The ever lovely Bridgeen of Cherry and Cinnamon invited me to participate in the blog hop that’s been going around. See her post here. So here’s a look at what I am working on and a bit about how I work.
What am I working on?
Honestly, I’m working on figuring out what I want to work on next. I’ve been thinking about doing some simple Hedebo embroidery (pictured above) in combination with a moth wing. I’m still contemplating how exactly it will work.
While I ponder away on that, I’ve picked up the burlap sack again and started on a snake and some apples. Plus, I’m stitching up some baby presents for a few friends. Keeping my hands busy while my brain works on another problem works well for me.
How does my work differ from others of its genre?
I like to think that my work has a certain something to it that makes it special. I’m always drawn to little things in a book that make it unique — typography, illustrations, water damage, embossed pages. I love a sense of story in a piece. Sometimes that comes from a photo that I’m working with, and sometimes it comes from the narrative that a book tells itself. I am certainly not the only person who uses embroidery and paper together, but I think my work has its own definite look about it.
Why do I create what I do?
I love the satisfaction of creating something out of an about to be discarded item. And I love the sound that thread makes going through paper. Embroidery also lets me slow things down. Having a job and two kids means sometimes things get a bit hectic.
How does my creating process work?
In large part, I start with a page and then figure out what to put on it. I keep lists of topics that interest me, and of possible images that might go together well, but I try to just let the embroidery take form as I go along.
I’ve been trying to keep things looser lately. The first burlap side came together casually, and my last few paper pieces have been more improvisational. I am starting to really enjoy working without a very specific plan. Over-thinking can be such a barrier for me.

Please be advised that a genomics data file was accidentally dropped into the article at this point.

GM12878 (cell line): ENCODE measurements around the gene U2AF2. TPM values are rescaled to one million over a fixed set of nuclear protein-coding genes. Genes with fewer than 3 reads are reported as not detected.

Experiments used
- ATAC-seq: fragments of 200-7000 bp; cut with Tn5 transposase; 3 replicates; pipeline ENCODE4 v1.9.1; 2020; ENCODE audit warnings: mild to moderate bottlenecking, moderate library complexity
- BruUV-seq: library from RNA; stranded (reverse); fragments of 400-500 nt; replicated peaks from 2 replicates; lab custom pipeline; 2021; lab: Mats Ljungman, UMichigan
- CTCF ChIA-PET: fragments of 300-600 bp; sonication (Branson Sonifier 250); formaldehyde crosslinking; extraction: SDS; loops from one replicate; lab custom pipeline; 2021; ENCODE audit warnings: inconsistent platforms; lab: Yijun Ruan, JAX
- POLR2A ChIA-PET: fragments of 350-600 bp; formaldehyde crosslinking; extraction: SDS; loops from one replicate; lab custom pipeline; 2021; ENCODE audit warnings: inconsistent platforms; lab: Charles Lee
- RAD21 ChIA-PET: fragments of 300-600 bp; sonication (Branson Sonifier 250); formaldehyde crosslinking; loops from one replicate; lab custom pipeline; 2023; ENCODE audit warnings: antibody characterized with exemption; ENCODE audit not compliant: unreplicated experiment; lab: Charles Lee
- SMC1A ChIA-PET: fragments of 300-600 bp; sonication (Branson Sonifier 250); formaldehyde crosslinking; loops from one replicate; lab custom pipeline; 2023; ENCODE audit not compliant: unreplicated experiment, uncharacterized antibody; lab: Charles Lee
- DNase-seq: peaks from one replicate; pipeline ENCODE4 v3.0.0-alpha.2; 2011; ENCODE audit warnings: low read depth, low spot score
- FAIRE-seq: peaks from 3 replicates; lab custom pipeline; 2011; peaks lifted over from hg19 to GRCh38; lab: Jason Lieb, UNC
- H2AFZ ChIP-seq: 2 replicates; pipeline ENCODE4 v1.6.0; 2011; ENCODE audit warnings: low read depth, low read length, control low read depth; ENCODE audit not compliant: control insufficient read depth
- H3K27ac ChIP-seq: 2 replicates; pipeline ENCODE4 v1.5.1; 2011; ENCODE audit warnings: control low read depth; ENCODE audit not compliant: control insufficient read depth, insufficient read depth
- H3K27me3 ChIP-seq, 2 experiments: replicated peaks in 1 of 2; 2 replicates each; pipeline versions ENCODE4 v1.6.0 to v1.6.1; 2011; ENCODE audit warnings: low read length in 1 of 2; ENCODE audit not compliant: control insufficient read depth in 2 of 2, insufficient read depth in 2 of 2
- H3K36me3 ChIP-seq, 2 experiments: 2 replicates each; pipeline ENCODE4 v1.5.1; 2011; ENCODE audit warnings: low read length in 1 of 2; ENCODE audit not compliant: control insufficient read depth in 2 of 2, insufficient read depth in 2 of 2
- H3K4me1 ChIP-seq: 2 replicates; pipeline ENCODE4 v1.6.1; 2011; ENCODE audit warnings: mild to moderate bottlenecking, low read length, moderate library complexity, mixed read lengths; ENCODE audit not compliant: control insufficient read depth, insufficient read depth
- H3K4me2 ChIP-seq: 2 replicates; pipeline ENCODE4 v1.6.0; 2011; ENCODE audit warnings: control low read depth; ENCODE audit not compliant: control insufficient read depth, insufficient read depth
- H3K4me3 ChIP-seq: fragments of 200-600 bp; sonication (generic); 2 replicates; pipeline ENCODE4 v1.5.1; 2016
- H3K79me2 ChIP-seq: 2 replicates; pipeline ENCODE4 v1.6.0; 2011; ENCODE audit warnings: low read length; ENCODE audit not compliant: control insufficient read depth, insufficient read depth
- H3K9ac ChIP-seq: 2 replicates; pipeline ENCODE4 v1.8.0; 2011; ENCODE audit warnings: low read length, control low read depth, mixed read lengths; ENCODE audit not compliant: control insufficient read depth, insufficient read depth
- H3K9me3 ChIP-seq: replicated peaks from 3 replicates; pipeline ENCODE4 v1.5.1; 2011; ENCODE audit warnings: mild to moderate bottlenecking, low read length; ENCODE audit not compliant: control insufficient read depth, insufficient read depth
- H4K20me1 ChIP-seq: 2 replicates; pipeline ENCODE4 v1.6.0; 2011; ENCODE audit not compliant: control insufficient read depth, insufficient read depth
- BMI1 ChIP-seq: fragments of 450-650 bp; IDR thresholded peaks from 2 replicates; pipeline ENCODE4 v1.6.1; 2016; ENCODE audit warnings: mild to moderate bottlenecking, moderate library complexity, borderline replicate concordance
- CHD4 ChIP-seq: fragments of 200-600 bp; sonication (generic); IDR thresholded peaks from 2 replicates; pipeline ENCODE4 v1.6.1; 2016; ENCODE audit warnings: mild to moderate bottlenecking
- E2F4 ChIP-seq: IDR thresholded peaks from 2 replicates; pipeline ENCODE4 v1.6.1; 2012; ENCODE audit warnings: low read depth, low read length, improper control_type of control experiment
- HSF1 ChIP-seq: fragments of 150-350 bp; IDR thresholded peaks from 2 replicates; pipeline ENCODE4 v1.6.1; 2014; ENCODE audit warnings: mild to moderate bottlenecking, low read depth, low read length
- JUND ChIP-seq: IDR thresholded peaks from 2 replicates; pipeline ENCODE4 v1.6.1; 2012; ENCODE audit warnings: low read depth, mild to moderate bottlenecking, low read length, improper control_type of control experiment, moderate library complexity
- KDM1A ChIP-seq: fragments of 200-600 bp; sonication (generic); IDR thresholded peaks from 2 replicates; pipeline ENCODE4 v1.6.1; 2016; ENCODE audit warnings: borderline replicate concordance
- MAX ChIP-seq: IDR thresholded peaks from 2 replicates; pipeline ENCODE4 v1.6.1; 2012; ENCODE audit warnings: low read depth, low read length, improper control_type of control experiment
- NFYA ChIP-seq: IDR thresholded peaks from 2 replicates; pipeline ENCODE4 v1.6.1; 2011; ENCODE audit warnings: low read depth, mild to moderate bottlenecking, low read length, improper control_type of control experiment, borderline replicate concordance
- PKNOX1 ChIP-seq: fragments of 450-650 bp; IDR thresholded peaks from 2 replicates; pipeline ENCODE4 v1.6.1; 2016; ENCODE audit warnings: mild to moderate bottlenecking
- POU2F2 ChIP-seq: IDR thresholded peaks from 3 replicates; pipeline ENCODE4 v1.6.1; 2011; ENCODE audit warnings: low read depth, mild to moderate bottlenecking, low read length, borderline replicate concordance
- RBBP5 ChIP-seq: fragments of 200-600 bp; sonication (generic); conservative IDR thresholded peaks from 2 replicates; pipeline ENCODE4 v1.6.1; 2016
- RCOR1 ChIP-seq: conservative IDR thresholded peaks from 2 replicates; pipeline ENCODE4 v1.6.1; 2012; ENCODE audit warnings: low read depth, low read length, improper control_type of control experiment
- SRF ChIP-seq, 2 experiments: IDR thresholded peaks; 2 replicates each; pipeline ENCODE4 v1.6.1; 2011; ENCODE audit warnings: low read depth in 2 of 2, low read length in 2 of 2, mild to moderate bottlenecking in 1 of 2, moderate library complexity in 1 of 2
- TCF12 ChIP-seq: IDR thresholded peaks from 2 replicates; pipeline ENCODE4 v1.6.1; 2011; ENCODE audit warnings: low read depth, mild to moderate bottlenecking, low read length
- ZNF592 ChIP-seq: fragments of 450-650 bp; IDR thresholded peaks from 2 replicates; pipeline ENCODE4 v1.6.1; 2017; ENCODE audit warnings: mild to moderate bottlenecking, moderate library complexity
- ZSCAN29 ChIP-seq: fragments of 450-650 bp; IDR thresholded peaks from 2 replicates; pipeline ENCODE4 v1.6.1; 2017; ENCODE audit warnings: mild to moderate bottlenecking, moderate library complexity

For next week…
And so many other awesome folks have already written a post for this “hop”, I encourage you to check them all out. The aforementioned Bridgeen, Sol, Rebecca, Julie, Carina…And in the non-embroidery world: Chiaki, Roybn, Katie, Kim, and Rachael (and so many others…).
I am now calling this piece finished.
I actually stitched a bit more and ended up not liking it at all. It is a hazard of working without a real plan and on paper (that is by nature not forgiving to mistakes). But after I took out the section directly above the flower, I didn’t even mind having the holes there. I don’t mind them. And they aren’t distracting. In fact, I wonder if you even noticed them in the photo without me pointing them out.
This Memorial Day weekend, we don’t have any big plans. We had some family to visit yesterday afternoon but, that’s it. No parties, no softball games, no running the kids around. Nothing but free time. It took me a little bit to work up the nerve — this flower was inside this Hungarian cookbook (and on this page, even). Once I stuck it down (I use these scrapbooking adhesive squares) I just sucked it up and went for it. It’s very much not close to done, but I’m happy with how it’s going so far, particularly the bits around and over the flower.
Sometimes, a pattern comes along that just needs to be stitched up right away. That’s how I felt when I saw Bridgeen’s Kawaii Surfin Godzilla pattern.
I simply had to have it and stitch it right away!
I realized the other day that I haven’t done much stitching in the past few weeks. It’s been a bit on the busy side in my day-to-day life as of late. I resolved to correct that last night. I’ve been thinking lately a lot about what is in the spaces between things. Meaning, things that don’t fit into any one category. People that cannot be categorized. Things that live in the cracks.
I started this without much of a plan. I knew I was going to piece together scraps from the paper quilt, and I knew I wanted to use the blank (or mostly blank) sections. But that was it. I tried to challenge myself a little bit by not sketching anything anywhere. Not on the back, not on another paper, no planning of where the holes were going to be, just to go for it.
In the end, I’m pretty pleased. Once those seed stitched circles happened, I felt like I was on the right track.
I’m hoping to do more of these improvisational, smaller type of pieces. It feels good to just start off running without knowing where things are going.